Chronic malnutrition in children
Globally, malnutrition among under-five children is less common in urban areas, compared with rural areas. Yet, these urban averages mask substantial differences within cities. The prevalence of stunting among the poorest urban children is three times greater than among the richest urban children. The children in poor households are not the only ones prone to malnutrition; in general, the middle classes also suffer more childhood stunting than the richest families. The risk of chronic malnutrition increases progressively as family income declines.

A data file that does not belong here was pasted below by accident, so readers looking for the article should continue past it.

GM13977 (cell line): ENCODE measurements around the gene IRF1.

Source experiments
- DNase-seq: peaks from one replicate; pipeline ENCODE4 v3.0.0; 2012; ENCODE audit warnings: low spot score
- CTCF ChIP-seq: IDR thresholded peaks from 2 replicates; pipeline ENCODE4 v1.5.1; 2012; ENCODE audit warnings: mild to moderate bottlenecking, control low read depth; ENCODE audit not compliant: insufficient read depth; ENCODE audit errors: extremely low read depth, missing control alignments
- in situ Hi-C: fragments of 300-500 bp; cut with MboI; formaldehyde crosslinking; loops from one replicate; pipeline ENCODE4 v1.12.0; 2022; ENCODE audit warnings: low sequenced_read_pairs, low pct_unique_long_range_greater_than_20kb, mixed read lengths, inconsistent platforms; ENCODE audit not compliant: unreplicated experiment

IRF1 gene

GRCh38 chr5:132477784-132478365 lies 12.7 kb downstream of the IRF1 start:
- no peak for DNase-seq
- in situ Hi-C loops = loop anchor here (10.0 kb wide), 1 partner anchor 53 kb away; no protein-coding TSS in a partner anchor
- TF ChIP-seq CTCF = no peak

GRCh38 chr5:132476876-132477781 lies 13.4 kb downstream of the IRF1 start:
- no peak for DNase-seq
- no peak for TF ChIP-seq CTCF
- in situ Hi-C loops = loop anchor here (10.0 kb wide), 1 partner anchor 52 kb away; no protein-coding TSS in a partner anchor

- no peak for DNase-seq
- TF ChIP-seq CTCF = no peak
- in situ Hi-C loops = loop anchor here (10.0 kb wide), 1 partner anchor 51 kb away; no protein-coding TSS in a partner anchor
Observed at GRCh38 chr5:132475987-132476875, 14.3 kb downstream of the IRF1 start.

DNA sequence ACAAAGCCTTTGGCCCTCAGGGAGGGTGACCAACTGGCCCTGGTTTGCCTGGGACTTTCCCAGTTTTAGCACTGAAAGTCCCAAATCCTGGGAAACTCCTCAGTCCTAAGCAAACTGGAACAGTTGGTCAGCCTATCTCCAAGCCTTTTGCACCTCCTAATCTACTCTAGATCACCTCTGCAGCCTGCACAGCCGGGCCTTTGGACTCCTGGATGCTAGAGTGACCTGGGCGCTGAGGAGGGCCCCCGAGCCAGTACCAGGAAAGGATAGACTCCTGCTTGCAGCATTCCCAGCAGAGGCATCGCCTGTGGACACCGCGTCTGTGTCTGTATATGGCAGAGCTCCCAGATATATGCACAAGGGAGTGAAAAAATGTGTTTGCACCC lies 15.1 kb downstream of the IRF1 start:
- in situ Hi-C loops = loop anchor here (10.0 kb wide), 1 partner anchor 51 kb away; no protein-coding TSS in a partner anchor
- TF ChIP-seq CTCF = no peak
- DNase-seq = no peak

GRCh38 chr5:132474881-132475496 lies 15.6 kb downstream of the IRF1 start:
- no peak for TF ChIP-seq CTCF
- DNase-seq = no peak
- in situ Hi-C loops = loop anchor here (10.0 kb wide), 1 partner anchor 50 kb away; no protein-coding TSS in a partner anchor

There has been limited progress in reducing chronic childhood malnutrition – stunting – especially in Asia and Africa in urban areas between 1990s and 2000-2007. In fact in Africa on average there has been an increase in stunting among the poorest 20% urban populations from 35% to 37%. In Asia, stunting remains high, on average, at 36% for the poorest 20% urban children.